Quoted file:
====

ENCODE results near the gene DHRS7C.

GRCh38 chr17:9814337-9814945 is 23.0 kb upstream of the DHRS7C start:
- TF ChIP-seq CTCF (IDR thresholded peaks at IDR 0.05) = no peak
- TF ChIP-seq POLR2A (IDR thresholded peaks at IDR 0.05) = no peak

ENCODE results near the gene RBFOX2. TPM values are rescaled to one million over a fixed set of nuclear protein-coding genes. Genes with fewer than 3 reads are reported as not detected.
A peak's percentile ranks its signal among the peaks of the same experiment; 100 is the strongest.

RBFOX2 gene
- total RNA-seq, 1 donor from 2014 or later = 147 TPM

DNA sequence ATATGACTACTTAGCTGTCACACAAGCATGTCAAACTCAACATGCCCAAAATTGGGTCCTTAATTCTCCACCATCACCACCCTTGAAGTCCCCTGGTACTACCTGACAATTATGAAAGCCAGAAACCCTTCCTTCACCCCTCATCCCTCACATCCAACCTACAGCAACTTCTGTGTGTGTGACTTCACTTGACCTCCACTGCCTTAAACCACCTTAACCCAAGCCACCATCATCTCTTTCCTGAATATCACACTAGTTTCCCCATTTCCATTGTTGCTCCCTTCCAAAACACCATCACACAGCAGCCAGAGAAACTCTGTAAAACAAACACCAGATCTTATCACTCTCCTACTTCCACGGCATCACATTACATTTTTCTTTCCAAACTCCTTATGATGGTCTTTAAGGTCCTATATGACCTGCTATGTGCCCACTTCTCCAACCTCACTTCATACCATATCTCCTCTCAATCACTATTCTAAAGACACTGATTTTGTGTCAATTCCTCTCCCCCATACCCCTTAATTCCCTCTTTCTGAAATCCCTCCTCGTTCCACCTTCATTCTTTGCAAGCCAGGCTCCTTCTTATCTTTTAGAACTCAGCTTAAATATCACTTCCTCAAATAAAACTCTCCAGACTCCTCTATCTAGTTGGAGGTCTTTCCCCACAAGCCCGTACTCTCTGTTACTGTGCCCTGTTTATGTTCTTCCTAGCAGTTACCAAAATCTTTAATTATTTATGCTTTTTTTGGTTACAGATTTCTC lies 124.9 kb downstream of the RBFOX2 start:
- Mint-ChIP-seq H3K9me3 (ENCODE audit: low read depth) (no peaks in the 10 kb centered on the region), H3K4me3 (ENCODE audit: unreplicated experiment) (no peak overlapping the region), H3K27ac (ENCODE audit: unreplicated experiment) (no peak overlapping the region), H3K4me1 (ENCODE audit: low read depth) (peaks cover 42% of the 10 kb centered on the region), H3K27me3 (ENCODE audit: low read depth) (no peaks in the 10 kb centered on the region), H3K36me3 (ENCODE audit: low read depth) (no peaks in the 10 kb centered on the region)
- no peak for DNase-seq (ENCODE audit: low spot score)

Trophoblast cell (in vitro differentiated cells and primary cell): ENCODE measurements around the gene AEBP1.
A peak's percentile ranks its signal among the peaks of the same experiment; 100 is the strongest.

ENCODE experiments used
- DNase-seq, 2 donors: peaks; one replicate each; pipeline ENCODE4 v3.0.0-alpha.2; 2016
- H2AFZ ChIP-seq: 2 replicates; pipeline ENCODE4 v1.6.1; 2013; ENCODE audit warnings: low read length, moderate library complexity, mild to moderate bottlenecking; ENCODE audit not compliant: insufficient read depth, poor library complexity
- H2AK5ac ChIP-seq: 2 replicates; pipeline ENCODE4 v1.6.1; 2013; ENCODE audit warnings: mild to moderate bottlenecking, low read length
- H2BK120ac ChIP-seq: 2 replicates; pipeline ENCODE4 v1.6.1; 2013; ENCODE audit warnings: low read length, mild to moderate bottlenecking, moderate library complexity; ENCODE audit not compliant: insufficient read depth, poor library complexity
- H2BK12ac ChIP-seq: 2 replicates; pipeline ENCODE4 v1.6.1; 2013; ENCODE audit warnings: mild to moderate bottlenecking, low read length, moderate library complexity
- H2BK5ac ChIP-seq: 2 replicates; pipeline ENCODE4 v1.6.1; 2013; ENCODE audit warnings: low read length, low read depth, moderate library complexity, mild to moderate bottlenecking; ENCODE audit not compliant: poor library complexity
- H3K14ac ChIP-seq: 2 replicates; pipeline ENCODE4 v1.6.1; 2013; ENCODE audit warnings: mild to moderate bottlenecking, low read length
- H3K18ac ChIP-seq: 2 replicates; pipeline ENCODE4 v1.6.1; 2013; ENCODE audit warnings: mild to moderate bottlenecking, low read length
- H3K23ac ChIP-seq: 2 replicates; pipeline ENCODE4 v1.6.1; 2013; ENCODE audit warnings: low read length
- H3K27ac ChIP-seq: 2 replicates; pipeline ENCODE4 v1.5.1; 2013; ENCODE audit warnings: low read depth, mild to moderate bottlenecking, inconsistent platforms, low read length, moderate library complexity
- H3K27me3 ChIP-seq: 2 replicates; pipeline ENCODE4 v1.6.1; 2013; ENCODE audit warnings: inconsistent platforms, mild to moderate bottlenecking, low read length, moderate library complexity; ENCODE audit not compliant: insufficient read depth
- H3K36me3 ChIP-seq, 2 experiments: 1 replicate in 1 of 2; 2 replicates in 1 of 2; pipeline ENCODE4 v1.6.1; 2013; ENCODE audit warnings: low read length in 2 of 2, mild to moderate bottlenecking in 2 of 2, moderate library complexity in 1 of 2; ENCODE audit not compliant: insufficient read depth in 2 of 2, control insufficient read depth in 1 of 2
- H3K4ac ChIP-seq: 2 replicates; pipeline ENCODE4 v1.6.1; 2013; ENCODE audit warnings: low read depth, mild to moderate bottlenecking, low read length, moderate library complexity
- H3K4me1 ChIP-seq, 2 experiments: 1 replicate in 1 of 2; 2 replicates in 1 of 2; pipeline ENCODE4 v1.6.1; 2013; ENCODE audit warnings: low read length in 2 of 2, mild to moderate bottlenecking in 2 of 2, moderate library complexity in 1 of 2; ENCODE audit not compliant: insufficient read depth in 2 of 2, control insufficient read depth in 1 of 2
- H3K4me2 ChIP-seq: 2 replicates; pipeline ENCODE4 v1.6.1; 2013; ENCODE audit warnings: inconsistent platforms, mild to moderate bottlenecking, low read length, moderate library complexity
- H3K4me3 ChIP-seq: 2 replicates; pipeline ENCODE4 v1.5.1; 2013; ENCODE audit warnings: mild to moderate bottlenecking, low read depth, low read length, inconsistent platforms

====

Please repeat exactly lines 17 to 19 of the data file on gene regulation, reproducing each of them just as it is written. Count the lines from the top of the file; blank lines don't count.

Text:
- H2AK5ac ChIP-seq: 2 replicates; pipeline ENCODE4 v1.6.1; 2013; ENCODE audit warnings: mild to moderate bottlenecking, low read length
- H2BK120ac ChIP-seq: 2 replicates; pipeline ENCODE4 v1.6.1; 2013; ENCODE audit warnings: low read length, mild to moderate bottlenecking, moderate library complexity; ENCODE audit not compliant: insufficient read depth, poor library complexity
- H2BK12ac ChIP-seq: 2 replicates; pipeline ENCODE4 v1.6.1; 2013; ENCODE audit warnings: mild to moderate bottlenecking, low read length, moderate library complexity